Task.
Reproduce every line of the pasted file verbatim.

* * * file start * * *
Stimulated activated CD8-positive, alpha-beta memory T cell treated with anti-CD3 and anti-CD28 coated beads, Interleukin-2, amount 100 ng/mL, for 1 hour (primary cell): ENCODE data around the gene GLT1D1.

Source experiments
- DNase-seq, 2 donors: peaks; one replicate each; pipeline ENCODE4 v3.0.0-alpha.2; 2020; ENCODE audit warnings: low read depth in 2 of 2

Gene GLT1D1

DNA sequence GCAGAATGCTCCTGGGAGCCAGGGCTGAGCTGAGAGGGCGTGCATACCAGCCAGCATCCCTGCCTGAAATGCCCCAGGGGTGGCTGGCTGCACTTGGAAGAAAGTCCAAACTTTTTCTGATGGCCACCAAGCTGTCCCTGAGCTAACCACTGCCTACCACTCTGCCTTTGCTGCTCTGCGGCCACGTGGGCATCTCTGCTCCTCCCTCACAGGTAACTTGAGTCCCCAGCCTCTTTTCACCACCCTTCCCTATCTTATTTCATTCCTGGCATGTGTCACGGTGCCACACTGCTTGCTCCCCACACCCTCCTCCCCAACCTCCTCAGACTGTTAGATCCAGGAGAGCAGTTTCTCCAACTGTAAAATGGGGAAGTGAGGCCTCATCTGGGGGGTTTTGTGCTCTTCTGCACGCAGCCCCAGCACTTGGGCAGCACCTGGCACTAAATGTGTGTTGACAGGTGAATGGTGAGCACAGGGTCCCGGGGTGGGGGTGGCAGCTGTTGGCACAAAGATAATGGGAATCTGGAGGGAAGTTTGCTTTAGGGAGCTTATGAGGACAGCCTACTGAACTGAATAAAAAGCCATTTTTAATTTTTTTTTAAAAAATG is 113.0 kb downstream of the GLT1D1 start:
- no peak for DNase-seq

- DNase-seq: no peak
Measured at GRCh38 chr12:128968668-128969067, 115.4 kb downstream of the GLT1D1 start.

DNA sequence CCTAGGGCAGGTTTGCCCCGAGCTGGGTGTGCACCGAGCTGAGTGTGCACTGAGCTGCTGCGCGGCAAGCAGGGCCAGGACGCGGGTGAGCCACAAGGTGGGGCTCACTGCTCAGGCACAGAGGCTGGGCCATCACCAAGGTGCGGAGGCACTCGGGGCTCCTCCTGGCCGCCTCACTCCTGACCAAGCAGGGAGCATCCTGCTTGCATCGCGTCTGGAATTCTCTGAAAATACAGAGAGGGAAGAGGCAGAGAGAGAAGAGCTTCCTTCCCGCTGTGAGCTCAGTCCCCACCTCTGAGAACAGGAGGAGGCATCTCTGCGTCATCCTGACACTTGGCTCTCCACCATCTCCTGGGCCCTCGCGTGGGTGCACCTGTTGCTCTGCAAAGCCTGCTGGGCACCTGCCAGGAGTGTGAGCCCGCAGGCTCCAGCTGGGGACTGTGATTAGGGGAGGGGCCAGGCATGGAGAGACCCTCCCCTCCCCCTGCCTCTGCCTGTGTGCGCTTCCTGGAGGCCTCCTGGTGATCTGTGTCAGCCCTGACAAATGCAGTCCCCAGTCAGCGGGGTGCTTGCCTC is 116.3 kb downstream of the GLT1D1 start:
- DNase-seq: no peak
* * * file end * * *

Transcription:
Stimulated activated CD8-positive, alpha-beta memory T cell treated with anti-CD3 and anti-CD28 coated beads, Interleukin-2, amount 100 ng/mL, for 1 hour (primary cell): ENCODE data around the gene GLT1D1.

Source experiments
- DNase-seq, 2 donors: peaks; one replicate each; pipeline ENCODE4 v3.0.0-alpha.2; 2020; ENCODE audit warnings: low read depth in 2 of 2

Gene GLT1D1

DNA sequence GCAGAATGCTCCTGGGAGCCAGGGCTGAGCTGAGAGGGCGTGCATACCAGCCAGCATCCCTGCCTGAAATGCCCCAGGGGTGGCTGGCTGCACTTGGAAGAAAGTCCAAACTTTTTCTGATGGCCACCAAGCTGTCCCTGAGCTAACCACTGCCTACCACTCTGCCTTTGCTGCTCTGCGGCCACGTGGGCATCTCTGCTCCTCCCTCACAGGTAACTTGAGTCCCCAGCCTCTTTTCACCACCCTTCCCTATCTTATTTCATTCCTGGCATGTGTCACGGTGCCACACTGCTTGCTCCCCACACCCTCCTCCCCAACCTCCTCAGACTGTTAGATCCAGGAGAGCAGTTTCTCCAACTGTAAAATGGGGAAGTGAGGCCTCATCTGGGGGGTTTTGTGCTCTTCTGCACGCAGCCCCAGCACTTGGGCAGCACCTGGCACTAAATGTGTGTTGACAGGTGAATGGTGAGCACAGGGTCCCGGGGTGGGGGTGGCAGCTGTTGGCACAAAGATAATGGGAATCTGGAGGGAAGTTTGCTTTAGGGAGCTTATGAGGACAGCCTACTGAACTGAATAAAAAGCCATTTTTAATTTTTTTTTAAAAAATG is 113.0 kb downstream of the GLT1D1 start:
- no peak for DNase-seq

- DNase-seq: no peak
Measured at GRCh38 chr12:128968668-128969067, 115.4 kb downstream of the GLT1D1 start.

DNA sequence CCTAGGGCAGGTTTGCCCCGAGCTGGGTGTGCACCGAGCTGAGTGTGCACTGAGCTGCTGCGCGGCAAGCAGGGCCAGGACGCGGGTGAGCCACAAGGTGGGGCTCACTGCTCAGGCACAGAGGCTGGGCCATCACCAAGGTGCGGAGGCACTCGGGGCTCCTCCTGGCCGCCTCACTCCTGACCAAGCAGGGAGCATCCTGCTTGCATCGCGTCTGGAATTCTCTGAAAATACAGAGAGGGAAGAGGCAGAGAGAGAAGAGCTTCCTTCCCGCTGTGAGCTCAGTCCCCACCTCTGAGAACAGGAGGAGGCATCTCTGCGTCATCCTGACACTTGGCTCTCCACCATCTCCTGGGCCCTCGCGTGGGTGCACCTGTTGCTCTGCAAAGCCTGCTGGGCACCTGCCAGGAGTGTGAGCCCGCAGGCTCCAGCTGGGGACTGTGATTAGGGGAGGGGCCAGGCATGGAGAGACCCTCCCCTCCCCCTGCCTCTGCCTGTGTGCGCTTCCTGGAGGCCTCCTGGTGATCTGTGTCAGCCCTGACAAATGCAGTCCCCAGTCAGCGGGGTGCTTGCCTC is 116.3 kb downstream of the GLT1D1 start:
- DNase-seq: no peak